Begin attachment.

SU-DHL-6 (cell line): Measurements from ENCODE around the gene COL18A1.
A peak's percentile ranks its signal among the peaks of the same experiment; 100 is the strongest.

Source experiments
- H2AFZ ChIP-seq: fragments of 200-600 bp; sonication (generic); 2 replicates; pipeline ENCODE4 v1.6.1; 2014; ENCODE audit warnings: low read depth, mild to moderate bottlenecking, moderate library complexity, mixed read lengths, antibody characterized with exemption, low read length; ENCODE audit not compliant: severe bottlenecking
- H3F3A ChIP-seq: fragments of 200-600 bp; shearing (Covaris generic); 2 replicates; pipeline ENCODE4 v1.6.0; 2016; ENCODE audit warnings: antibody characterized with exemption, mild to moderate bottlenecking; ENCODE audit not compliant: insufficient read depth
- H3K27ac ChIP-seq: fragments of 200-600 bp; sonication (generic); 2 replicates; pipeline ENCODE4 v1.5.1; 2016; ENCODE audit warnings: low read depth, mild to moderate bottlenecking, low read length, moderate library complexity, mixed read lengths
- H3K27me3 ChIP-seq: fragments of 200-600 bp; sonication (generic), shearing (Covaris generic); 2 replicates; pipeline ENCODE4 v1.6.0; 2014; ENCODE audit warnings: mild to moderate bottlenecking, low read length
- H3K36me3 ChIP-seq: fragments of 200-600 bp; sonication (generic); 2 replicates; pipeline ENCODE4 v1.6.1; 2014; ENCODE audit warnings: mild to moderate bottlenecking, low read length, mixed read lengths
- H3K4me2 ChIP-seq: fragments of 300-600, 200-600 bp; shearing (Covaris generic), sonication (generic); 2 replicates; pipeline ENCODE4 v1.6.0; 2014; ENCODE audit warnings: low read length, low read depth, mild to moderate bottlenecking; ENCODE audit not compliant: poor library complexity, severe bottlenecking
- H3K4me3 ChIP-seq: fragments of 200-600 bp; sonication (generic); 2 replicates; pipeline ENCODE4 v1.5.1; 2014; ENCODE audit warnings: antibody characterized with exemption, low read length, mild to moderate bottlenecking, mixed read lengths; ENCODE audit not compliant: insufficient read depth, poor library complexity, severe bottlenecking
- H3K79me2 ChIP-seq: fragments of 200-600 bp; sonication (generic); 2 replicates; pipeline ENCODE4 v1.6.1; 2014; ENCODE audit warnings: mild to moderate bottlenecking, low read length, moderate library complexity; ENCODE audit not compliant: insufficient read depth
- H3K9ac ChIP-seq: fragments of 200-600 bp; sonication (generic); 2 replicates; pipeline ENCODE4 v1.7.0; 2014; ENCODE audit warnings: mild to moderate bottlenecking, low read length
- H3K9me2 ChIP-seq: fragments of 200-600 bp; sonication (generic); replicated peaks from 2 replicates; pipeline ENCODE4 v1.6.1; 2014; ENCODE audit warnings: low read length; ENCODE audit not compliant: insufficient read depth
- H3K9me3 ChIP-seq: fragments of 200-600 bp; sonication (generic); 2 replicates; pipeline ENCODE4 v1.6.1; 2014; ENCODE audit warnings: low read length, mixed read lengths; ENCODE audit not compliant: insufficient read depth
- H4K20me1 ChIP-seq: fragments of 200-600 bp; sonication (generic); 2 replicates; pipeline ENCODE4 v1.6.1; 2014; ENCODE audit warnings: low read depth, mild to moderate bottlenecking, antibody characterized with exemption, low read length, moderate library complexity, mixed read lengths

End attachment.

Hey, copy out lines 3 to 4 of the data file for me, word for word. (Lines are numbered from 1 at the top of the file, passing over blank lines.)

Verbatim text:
Source experiments
- H2AFZ ChIP-seq: fragments of 200-600 bp; sonication (generic); 2 replicates; pipeline ENCODE4 v1.6.1; 2014; ENCODE audit warnings: low read depth, mild to moderate bottlenecking, moderate library complexity, mixed read lengths, antibody characterized with exemption, low read length; ENCODE audit not compliant: severe bottlenecking